Large retailers closing in Canada shows old consumer habits die hard
This trend proves customers’ preference for their favourite brands is the ultimate factor in a company’s longevity
Canada has seen a surprising trend of large American retailers closing their branches across the country. Out of all the reasons large retailers are failing in Canada, the main factor is that Canadians simply prefer pre-existing shopping giants that already meet their needs.
Nordstrom announced it will be closing all 13 stores nationwide and a liquidation sale began on March 21. Bed Bath & Beyond is in the process of closing its 54 stores and all 11 of its BuyBuy BABY locations. Even Target shut down their 133 stores back in April 2015, including three distribution centres and their headquarters in Mississauga, Ontario.
A shared consensus among some retail experts on the growing rate of failing American retailers was that businesses like Nordstrom, Bed Bath & Beyond, and Target experienced mass shutdowns due to being ill-prepared for Canada’s retail market.
The companies didn’t understand that Canadian customers’ needs vary across provinces, and they expanded too quickly when they could’ve started out smaller to properly build up their brands.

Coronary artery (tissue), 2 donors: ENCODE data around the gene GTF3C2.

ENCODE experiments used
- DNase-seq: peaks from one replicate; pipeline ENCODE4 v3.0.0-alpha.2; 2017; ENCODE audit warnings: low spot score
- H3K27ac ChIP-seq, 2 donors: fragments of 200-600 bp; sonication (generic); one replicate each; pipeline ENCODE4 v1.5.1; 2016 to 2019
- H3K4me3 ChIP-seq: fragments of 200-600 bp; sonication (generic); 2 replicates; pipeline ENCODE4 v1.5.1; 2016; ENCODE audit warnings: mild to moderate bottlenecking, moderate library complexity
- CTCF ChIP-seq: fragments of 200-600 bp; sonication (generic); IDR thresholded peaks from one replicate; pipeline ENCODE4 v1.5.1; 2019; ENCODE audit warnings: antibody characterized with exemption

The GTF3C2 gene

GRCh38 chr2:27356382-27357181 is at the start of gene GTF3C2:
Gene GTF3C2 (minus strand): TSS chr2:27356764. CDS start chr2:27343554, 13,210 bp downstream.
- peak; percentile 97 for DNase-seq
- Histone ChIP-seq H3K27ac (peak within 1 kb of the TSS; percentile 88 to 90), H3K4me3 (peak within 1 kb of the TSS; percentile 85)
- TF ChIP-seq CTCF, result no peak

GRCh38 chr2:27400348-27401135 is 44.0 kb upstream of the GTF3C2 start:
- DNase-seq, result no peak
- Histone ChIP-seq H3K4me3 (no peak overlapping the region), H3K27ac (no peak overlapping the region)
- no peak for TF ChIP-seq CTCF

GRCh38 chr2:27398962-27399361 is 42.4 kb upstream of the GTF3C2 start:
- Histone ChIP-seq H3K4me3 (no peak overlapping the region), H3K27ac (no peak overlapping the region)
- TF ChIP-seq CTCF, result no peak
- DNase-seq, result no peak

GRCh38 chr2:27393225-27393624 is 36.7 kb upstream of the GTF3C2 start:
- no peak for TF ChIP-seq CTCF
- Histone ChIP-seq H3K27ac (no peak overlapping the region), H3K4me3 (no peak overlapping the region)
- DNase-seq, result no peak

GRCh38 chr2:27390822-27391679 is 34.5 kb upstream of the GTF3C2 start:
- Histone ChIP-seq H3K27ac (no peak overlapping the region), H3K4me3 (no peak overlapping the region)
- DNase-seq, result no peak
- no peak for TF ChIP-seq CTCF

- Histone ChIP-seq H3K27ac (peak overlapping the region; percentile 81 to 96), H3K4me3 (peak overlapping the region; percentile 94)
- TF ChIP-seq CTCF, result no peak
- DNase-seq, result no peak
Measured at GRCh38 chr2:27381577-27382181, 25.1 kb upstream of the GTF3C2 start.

One point that sticks out to me the most is brand loyalty. It goes without saying that consumers stick with the businesses they’ve relied on for most of their lives. Having more places available for purchasers just feels redundant, given that consumer habits are just hard, if not impossible, to break.
If I need to buy groceries, I’ll most likely turn to Walmart or Shoppers Drug Mart out of habit and convenience. As a consumer, I don’t need another option like Target to buy essentials when there’s already businesses I’ve depended on in the past.
Same thing may go for families wanting to buy clothes for their kids. They can always visit the mall and shop at smaller outlets where they can find cheaper clothes rather than expensive designer apparel at Nordstrom.
Families could also acquire home furniture or décor at more familiar places like HomeSense or IKEA rather than at Bed Bath & Beyond. Plus, you can also eat at IKEA after shopping, which is always a good bonus for parents and children.
American retailers may also be experiencing closures due to operating costs in foreign markets, as explained by retail expert Gary Newbury.
“Things simply got significantly more expensive for US brands operating here sourcing products outside of Canada,” Newbury said.
However, don’t underestimate the power behind brand loyalty.
Amazon demonstrates how buying repeatedly from the same brands is shaped by customer perception and experience from pre-existing businesses, not just decent price tags. Although brand loyalty is an intuitive concept, it emphasizes the fact that preferring familiar stores over new ones remains central to consumer lifestyles. It’s not a customer behaviour that’s going away anytime soon.
Large retailers overall suffered blunders due to ambitious plans that many experts agree were poorly conceived in the first place. At least customers still have Nordstrom’s liquidation sale to look forward to — not.